DEFINITION of 'Combination Loan'
1. A transaction consisting of two separate loans for the same borrower by the same lender. The initial loan is used to finance the construction of a new home; upon completion of construction, the loan is repaid by a second loan, which is a permanent mortgage on the home. The initial construction loan is usually an adjustable-rate mortgage, while the subsequent mortgage might be any one of the mortgage types available.
2. The simultaneous use of a first and second mortgage to finance a home. The first loan is usually made for 80% of the home's value and has a first lien position, while the second loan is usually for 10-20% of the home's value and has a second lien position. This transaction is frequently used to avoid having to pay private mortgage insurance.
This type of combination loan is also known as a "piggy-back" or "80-10-10 transaction".
BREAKING DOWN 'Combination Loan'
1. Consumers have options other than using a combination loan in the construction of a home that is to be their permanent residence. For example, the builder might finance construction. When the house is complete, the buyer gets a mortgage. Alternatively, the consumer might use a stand-alone construction loan where, upon completion of the construction, the consumer shops for a permanent mortgage from a different lender. The advantages of a combination loan can be one-time closing costs. The disadvantages are being locked into a single lender's loan programs without being able to shop for the best interest rate at the time of the second loan.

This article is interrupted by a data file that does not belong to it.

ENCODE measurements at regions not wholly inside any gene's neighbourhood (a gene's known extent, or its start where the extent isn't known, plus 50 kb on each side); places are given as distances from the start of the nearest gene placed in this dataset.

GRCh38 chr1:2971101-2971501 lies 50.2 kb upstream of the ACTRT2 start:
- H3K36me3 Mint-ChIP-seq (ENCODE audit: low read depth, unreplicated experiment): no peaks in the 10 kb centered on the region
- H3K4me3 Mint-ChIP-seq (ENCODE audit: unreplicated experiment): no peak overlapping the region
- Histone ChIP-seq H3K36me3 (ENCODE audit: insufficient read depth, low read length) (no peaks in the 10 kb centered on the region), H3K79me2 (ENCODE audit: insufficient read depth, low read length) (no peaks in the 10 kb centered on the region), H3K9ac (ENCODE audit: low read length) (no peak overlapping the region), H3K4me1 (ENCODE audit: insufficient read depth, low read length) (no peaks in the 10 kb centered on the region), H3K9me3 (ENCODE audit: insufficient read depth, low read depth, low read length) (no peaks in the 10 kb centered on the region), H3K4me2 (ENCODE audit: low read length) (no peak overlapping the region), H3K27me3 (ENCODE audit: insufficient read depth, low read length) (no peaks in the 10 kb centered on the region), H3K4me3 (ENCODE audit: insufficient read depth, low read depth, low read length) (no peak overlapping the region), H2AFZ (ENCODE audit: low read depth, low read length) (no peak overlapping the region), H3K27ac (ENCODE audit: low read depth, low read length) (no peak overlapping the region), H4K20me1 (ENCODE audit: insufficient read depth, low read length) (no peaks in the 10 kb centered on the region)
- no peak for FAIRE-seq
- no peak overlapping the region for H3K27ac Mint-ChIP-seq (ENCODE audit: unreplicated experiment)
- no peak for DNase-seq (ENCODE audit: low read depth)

2. The choice between using a piggy-back combination loan or paying private mortgage insurance is largely a function of how quickly a person expects his or her home to appreciate. When the loan to value (LTV) ratio of a single stand-alone mortgage reaches 78%, private mortgage insurance can be eliminated. If a combination loan is used to avoid private mortgage insurance, the second loan, which usually carries a higher interest rate than the first mortgage, will have to be paid off through a refinance transaction.